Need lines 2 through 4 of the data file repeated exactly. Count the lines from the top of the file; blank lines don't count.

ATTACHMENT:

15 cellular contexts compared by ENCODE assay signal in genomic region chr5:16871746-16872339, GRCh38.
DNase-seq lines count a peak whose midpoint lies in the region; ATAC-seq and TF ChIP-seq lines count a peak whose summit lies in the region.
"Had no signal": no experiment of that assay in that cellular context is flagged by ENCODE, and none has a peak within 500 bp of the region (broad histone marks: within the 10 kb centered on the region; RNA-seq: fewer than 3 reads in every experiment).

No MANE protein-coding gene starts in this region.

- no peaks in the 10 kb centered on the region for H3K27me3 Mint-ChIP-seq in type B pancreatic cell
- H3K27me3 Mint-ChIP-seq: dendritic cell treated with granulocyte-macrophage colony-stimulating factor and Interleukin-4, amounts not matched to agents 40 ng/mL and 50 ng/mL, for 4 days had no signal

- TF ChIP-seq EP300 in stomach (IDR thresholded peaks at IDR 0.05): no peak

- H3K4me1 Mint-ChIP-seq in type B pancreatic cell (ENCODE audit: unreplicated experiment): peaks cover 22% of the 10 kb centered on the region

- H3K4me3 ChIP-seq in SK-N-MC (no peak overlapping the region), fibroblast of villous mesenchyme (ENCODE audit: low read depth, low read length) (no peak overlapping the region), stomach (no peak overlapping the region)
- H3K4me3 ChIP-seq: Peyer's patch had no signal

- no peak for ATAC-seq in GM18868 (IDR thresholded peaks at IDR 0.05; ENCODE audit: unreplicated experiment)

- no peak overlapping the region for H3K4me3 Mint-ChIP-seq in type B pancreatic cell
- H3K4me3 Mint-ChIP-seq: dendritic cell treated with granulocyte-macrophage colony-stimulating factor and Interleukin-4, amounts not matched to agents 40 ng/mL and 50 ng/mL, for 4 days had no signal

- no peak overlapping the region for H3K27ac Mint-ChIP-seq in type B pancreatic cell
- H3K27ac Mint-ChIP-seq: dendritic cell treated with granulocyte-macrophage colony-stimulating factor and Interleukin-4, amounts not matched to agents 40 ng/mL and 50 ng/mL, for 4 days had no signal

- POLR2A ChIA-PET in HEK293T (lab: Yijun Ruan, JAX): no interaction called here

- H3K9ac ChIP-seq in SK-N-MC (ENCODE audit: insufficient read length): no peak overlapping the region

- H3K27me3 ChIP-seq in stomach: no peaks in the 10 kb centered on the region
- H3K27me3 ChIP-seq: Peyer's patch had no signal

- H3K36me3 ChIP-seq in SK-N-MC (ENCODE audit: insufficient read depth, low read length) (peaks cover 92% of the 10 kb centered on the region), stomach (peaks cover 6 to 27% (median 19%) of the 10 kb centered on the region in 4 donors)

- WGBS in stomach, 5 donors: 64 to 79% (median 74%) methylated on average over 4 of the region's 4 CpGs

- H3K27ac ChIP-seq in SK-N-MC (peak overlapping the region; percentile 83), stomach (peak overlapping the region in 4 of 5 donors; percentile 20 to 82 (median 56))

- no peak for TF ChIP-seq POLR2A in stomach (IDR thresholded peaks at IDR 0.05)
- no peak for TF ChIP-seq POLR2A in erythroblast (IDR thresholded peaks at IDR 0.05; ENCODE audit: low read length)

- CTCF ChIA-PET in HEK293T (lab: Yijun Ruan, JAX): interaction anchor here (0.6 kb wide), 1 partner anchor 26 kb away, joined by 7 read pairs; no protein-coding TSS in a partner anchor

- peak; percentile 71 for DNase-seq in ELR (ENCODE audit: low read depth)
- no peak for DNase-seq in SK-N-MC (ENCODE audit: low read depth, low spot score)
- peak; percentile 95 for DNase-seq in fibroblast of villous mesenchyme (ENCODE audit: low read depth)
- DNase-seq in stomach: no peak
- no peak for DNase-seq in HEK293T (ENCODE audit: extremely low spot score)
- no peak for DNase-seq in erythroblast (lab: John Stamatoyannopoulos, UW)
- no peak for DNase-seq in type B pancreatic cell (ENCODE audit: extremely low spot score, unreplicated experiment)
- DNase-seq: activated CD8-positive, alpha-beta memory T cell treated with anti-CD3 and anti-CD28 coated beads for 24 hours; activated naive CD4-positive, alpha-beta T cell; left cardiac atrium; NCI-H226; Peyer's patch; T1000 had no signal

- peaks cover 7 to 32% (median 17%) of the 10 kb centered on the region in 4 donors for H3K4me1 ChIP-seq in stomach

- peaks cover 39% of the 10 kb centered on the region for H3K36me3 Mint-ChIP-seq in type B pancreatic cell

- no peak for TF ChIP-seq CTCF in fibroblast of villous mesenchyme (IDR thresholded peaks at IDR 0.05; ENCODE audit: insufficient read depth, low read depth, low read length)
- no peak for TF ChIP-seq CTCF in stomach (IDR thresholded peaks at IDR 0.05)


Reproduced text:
DNase-seq lines count a peak whose midpoint lies in the region; ATAC-seq and TF ChIP-seq lines count a peak whose summit lies in the region.
"Had no signal": no experiment of that assay in that cellular context is flagged by ENCODE, and none has a peak within 500 bp of the region (broad histone marks: within the 10 kb centered on the region; RNA-seq: fewer than 3 reads in every experiment).

No MANE protein-coding gene starts in this region.